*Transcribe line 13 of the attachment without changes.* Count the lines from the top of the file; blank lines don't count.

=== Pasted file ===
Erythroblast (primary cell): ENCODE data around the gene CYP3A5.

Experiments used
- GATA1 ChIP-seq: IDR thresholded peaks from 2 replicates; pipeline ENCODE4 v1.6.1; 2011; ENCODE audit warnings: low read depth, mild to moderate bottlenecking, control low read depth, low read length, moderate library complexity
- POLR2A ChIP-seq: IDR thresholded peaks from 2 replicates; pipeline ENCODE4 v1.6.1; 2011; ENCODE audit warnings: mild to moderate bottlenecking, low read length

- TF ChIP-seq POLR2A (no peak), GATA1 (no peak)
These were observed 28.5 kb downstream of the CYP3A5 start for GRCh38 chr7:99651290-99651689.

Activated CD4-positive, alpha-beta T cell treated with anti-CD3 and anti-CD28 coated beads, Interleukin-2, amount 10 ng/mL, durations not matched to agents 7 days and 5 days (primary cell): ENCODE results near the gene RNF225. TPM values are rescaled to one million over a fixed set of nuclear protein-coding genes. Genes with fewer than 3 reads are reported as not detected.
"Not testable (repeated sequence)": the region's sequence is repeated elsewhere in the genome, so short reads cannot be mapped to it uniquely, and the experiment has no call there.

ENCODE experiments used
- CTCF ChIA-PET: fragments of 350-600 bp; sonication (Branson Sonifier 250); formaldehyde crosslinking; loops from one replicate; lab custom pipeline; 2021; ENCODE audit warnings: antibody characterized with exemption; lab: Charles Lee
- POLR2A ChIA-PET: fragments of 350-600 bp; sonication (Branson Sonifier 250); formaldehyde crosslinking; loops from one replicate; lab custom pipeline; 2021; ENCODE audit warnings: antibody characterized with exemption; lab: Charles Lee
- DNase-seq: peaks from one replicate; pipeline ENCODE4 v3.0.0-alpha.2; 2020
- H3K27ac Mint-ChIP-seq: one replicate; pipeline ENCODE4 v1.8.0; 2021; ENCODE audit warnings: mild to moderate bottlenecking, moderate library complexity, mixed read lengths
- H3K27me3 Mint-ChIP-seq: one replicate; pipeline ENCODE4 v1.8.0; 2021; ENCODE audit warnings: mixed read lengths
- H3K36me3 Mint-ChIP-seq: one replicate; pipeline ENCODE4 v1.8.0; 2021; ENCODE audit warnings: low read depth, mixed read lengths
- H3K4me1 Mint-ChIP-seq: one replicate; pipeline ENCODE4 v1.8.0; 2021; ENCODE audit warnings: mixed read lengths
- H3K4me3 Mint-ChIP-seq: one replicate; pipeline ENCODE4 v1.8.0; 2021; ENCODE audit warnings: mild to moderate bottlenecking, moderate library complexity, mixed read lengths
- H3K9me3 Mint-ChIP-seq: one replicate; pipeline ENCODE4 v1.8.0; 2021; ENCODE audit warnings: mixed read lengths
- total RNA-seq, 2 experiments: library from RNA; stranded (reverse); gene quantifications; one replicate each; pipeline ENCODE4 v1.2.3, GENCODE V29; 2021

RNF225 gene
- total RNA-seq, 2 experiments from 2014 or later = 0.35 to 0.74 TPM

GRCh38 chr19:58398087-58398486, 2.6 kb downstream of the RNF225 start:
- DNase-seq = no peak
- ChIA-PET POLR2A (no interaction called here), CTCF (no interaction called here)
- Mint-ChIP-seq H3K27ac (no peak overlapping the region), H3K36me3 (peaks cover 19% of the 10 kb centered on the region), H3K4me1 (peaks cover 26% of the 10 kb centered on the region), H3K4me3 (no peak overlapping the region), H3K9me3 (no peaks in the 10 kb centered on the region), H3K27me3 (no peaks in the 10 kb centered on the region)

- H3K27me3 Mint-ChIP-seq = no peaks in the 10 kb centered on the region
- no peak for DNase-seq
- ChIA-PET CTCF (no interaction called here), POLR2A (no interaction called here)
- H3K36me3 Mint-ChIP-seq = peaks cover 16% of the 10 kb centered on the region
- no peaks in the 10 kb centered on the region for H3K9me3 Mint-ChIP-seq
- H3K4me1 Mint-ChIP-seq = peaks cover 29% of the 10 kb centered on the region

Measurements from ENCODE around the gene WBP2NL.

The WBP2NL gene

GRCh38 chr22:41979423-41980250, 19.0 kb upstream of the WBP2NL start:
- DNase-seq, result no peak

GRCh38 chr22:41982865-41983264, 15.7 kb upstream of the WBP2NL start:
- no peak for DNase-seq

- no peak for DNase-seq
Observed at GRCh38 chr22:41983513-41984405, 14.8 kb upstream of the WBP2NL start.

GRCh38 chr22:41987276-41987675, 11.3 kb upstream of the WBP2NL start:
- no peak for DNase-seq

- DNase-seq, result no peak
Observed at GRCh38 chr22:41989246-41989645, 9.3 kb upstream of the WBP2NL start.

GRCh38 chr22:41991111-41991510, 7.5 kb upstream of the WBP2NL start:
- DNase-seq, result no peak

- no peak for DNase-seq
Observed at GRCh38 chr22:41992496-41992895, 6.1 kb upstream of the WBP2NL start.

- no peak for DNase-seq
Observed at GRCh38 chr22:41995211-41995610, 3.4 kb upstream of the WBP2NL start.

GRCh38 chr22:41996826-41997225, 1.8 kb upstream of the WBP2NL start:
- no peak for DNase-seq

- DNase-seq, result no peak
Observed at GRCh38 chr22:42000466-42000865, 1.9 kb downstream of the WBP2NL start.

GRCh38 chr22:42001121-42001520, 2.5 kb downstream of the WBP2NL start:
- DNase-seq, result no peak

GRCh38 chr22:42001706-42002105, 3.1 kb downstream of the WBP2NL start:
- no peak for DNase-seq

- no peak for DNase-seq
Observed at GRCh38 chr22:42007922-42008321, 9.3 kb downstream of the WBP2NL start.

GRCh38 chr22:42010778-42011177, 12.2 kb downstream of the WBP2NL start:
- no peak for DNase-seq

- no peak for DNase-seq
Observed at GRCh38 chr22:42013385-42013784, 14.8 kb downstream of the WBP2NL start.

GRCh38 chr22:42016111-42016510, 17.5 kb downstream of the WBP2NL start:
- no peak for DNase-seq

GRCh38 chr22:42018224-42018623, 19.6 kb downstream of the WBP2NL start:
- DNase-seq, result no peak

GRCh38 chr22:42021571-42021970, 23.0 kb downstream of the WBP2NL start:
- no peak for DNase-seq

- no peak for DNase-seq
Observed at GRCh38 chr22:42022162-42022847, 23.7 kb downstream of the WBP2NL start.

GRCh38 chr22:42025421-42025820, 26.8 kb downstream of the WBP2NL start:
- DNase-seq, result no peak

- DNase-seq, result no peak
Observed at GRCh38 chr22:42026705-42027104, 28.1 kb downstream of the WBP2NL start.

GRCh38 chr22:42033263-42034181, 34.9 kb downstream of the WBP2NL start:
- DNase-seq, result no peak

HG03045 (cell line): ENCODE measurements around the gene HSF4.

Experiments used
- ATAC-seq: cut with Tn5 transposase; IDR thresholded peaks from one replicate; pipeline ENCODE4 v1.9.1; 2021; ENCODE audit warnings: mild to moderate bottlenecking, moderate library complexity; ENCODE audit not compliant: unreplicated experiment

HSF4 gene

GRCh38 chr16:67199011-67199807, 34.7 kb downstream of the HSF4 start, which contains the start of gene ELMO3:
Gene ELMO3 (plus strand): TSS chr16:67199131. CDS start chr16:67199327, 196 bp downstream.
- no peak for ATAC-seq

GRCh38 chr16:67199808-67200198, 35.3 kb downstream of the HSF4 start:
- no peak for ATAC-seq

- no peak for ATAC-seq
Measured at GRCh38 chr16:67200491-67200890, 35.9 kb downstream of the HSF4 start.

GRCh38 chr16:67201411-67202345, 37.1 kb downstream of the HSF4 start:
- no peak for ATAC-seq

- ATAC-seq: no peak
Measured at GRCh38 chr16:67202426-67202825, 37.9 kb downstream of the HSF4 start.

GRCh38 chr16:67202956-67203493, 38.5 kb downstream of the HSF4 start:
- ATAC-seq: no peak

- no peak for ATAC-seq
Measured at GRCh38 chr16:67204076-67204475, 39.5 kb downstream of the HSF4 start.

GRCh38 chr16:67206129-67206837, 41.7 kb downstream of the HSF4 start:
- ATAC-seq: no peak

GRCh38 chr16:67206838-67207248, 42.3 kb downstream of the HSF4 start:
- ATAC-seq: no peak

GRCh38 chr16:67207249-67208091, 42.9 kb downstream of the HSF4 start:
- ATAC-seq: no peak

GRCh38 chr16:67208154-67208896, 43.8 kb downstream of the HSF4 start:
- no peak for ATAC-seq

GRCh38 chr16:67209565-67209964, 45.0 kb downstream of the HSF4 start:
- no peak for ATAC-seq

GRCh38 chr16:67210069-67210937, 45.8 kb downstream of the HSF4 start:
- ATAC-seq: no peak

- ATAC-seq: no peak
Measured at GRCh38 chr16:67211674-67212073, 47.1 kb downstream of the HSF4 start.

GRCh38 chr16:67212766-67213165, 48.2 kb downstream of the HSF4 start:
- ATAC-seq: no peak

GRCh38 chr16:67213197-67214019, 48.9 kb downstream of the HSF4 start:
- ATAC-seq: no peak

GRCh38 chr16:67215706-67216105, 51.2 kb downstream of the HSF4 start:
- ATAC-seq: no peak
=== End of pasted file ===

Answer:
- H3K27ac Mint-ChIP-seq: one replicate; pipeline ENCODE4 v1.8.0; 2021; ENCODE audit warnings: mild to moderate bottlenecking, moderate library complexity, mixed read lengths